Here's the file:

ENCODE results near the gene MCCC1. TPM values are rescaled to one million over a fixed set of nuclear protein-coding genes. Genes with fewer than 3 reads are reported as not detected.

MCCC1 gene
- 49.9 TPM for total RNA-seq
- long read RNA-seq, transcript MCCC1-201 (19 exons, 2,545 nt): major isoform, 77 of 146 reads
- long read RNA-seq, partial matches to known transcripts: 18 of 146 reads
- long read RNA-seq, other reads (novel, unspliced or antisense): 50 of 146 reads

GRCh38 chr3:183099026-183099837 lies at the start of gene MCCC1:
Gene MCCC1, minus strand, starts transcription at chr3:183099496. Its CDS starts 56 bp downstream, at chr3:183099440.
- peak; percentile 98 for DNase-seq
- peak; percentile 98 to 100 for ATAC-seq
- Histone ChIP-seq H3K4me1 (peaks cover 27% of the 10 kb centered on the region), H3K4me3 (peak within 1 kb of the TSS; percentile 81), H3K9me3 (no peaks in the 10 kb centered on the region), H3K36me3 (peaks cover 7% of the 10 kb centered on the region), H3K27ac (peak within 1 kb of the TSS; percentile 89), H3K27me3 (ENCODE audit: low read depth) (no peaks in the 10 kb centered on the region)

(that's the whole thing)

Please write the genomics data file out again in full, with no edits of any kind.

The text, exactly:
ENCODE results near the gene MCCC1. TPM values are rescaled to one million over a fixed set of nuclear protein-coding genes. Genes with fewer than 3 reads are reported as not detected.

MCCC1 gene
- 49.9 TPM for total RNA-seq
- long read RNA-seq, transcript MCCC1-201 (19 exons, 2,545 nt): major isoform, 77 of 146 reads
- long read RNA-seq, partial matches to known transcripts: 18 of 146 reads
- long read RNA-seq, other reads (novel, unspliced or antisense): 50 of 146 reads

GRCh38 chr3:183099026-183099837 lies at the start of gene MCCC1:
Gene MCCC1, minus strand, starts transcription at chr3:183099496. Its CDS starts 56 bp downstream, at chr3:183099440.
- peak; percentile 98 for DNase-seq
- peak; percentile 98 to 100 for ATAC-seq
- Histone ChIP-seq H3K4me1 (peaks cover 27% of the 10 kb centered on the region), H3K4me3 (peak within 1 kb of the TSS; percentile 81), H3K9me3 (no peaks in the 10 kb centered on the region), H3K36me3 (peaks cover 7% of the 10 kb centered on the region), H3K27ac (peak within 1 kb of the TSS; percentile 89), H3K27me3 (ENCODE audit: low read depth) (no peaks in the 10 kb centered on the region)